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Report on Asosan (Japan) — October 1994

Bulletin of the Global Volcanism Network, vol. 19, no. 10 (October 1994)
Managing Editor: Richard Wunderman.

Asosan (Japan) Continued mud ejections and ash plumes from Nakadake crater 1

Please cite this report as:

Global Volcanism Program, 1994. Report on Asosan (Japan). In: Wunderman, R. (ed.), Bulletin of the Global Volcanism Network, 19:10. Smithsonian Institution. https://doi.org/10.5479/si.GVP.BGVN199410-282110.

Volcano Profile |  Complete Bulletin


Asosan

Japan

32.884°N, 131.104°E; summit elev. 1592 m

All times are local (unless otherwise noted)


After ejecting mud and blocks on 12 September, Crater 1 remained restless in October (figure 25). The water-covered crater floor ejected mud intermittently, sometimes accompanied by ash plumes. In one case on 27 October, ejected mud flew more than 100 m above the crater bottom. Tremor amplitude (at Station A, 800 m W of the crater) generally remained less than 1 µm. Some larger tremor episodes exceeded 10 µm and were felt by personnel at the Aso Weather Station.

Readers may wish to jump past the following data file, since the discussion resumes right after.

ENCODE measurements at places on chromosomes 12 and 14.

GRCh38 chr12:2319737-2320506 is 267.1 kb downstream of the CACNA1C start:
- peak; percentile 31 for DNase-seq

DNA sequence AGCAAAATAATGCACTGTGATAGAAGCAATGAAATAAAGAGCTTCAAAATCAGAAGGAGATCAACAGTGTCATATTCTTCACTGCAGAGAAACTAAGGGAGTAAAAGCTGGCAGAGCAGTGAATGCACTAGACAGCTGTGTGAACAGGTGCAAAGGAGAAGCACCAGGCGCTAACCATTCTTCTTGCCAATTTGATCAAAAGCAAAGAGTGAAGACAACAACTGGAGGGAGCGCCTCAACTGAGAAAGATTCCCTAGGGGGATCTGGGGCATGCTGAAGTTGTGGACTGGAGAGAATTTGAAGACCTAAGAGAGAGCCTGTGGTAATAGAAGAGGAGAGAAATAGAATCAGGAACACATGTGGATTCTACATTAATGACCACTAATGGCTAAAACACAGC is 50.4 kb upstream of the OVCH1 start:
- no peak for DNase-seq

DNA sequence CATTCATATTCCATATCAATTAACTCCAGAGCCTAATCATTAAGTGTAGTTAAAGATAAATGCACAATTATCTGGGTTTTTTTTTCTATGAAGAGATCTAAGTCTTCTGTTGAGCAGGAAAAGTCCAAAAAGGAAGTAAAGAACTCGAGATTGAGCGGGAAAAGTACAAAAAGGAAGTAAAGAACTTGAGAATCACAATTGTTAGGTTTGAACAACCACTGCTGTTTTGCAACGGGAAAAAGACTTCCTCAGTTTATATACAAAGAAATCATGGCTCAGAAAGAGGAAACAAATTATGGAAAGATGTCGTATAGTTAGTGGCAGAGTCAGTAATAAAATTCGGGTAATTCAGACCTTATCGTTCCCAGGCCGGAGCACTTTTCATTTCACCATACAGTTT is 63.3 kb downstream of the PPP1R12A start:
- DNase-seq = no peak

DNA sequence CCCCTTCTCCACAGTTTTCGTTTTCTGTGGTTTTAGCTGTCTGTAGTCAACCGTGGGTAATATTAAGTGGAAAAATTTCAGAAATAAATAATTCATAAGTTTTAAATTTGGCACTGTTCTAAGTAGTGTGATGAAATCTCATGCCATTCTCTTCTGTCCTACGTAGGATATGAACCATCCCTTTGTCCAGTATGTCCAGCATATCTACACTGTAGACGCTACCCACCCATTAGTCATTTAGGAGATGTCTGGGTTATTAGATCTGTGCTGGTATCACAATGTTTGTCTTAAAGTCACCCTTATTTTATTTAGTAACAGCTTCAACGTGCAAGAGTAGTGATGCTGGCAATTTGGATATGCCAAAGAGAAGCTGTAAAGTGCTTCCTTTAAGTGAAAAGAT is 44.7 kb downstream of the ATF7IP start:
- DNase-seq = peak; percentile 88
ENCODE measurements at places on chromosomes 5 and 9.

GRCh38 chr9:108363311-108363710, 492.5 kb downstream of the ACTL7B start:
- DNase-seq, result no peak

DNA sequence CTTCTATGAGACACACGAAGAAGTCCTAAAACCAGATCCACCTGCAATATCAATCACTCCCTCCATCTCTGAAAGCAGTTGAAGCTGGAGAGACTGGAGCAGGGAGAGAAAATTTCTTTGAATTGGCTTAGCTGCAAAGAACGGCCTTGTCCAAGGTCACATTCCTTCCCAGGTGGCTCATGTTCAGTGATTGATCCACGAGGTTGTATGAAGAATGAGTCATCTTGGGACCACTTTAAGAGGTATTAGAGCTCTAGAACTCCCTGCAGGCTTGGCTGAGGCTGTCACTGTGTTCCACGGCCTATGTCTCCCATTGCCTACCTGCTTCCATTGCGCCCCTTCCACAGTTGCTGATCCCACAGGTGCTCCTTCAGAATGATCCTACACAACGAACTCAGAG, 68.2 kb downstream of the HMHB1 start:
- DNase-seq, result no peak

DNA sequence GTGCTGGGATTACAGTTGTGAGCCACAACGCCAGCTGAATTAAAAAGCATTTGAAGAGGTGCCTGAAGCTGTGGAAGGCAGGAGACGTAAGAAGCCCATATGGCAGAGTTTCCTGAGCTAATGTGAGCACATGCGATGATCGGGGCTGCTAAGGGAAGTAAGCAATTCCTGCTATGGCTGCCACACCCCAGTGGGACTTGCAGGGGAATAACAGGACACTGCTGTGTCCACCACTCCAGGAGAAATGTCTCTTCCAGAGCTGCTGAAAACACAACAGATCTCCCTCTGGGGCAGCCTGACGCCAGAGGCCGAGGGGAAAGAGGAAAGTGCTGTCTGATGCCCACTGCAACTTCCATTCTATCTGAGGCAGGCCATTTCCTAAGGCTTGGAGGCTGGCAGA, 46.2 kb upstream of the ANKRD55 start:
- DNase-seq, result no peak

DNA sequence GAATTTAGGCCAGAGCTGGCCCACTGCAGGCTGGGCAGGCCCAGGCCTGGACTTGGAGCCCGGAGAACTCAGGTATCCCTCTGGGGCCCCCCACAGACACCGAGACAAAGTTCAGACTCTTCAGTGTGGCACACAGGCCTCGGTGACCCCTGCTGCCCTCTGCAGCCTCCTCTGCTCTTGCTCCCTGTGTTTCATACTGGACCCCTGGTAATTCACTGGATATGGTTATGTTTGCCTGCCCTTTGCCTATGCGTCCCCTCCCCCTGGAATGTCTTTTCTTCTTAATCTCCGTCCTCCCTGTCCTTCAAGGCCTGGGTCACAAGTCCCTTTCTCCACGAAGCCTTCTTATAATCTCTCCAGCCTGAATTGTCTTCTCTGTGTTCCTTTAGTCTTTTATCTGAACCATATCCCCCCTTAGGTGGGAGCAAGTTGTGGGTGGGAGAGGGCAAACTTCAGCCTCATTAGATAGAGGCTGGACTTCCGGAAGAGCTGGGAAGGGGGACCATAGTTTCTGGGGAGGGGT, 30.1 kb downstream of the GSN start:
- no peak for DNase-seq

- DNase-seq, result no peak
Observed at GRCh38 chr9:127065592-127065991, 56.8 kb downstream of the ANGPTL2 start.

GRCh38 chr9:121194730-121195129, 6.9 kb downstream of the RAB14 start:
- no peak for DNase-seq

Figure (see Caption) Figure 25. Seismicity and plume heights at Aso, January-October 1994. Earthquakes and tremor were registered at a station 0.8 km W of Nakadake cone. Plume heights were estimated by personnel at AWS. Courtesy of JMA.

Geologic Background. The 24-km-wide Asosan caldera was formed during four major explosive eruptions from 300,000 to 90,000 years ago. These produced voluminous pyroclastic flows that covered much of Kyushu. The last of these, the Aso-4 eruption, produced more than 600 km3 of airfall tephra and pyroclastic-flow deposits. A group of 17 central cones was constructed in the middle of the caldera, one of which, Nakadake, is one of Japan's most active volcanoes. It was the location of Japan's first documented historical eruption in 553 CE. The Nakadake complex has remained active throughout the Holocene. Several other cones have been active during the Holocene, including the Kometsuka scoria cone as recently as about 210 CE. Historical eruptions have largely consisted of basaltic to basaltic-andesite ash emission with periodic strombolian and phreatomagmatic activity. The summit crater of Nakadake is accessible by toll road and cable car, and is one of Kyushu's most popular tourist destinations.

Information Contacts: JMA.